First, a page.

A distinguished political scientist takes a broad view of democracy, speculating on both the lineage and the prospects of a cherished doctrine.
In the realm of the ideal, writes Keane (Politics/Univ. of Westminster; Violence and Democracy, 2004, etc.), democracy “was to be the government of the humble, by the humble, for the humble.” It was meant to remove power from the hands of the elite few fortunate enough, by accident of birth or property, to direct the lives of those less fortunate. Ideals, of course, do not often conform to reality, and in this long—indeed, a touch too long, making Karl Popper’s 800-page magnum opus The Open Society and Its Enemies (1945) seem slender by comparison—treatise, Keane considers all the ways in which democracies have gone awry over the course of history. The author distinguishes numerous types of democracies, assembly and representative and, now, monitory—those born of movements to correct the ruling class on particular issues, such as civil rights for ethnic minorities. Provocatively, Keane extends the history of democracy beyond the walls of Athens, where, Western legend has it the idea of rule by the demos, the people writ large, was born. The author locates democratic ideas in ancient Syria and Mesopotamia, as well as Mycenae and other Mediterranean locales. Contradictions abound in those ideas: Can a slaveholding state such as Athens be democratic? Can Sparta, with impressed military service? Must a state be democratic to be prosperous? Keane’s explorations should occasion some rethinking—on, for instance, the history of India, which shows the possibilities of multiethnic democracies, and of Islam, which has a neglected democratic tradition. The author also isolates desiderata for fulfilling “the humbling ideal of democracy,” among them access to education, health care and livelihood—the sorts of things that champions of free-market democracy minimize as somehow socialistic.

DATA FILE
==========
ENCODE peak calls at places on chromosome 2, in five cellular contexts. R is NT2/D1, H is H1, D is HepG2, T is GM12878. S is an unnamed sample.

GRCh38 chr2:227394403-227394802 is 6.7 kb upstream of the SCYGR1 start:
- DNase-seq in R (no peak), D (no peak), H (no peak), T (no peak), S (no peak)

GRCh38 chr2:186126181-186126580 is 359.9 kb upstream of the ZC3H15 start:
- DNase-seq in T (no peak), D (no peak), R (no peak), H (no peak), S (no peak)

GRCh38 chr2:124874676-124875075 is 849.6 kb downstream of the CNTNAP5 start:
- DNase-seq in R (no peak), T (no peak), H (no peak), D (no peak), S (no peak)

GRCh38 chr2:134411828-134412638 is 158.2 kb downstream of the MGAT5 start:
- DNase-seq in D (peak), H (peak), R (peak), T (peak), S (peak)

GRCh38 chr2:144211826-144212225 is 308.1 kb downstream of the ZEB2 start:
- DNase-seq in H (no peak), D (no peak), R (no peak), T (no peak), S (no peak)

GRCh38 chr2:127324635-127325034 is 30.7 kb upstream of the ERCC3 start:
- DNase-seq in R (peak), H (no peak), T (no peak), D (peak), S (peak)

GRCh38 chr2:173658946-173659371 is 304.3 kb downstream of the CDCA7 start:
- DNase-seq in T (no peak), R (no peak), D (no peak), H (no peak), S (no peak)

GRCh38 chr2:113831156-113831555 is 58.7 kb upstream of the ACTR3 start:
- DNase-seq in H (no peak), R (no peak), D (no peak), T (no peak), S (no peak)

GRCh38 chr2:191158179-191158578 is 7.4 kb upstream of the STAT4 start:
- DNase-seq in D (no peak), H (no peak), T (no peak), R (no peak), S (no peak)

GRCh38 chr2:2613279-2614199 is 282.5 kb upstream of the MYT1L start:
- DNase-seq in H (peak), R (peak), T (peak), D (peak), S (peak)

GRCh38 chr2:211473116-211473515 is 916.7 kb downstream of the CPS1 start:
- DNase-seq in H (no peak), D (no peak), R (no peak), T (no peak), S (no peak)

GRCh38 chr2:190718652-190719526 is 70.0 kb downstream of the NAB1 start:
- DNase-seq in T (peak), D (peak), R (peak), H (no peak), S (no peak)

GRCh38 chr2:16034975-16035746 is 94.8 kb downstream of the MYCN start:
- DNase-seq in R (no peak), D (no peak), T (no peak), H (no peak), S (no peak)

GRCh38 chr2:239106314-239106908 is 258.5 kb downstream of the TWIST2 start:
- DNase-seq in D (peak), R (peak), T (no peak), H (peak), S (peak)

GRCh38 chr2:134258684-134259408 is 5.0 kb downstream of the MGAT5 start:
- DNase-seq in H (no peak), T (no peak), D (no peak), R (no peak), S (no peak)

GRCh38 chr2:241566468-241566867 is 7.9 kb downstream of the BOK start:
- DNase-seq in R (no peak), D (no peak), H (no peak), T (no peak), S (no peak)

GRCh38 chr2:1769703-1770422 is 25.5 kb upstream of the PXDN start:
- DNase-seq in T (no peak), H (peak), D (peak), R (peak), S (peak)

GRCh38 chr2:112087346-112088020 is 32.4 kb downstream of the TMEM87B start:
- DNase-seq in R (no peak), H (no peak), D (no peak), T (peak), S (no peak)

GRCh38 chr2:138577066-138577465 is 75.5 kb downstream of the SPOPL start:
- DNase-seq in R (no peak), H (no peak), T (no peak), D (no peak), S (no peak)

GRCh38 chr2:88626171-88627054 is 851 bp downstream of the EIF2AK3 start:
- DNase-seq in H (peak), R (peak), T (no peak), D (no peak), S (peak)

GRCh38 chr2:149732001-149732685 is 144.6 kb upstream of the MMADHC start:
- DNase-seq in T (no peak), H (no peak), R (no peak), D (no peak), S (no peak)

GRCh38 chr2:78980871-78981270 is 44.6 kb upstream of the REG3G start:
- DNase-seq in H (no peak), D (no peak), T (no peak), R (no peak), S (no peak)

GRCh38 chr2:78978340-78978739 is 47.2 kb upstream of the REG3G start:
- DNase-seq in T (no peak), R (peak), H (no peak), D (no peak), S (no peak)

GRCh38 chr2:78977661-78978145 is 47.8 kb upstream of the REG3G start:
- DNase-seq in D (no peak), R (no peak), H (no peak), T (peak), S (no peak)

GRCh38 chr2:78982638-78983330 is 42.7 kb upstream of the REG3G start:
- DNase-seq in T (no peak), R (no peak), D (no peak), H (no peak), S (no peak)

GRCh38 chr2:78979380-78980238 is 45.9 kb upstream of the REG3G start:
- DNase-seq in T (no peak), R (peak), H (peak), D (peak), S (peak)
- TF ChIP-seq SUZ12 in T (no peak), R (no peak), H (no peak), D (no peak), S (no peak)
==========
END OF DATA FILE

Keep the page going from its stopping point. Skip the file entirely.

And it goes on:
A significant work, though an abridgement could help spread the word.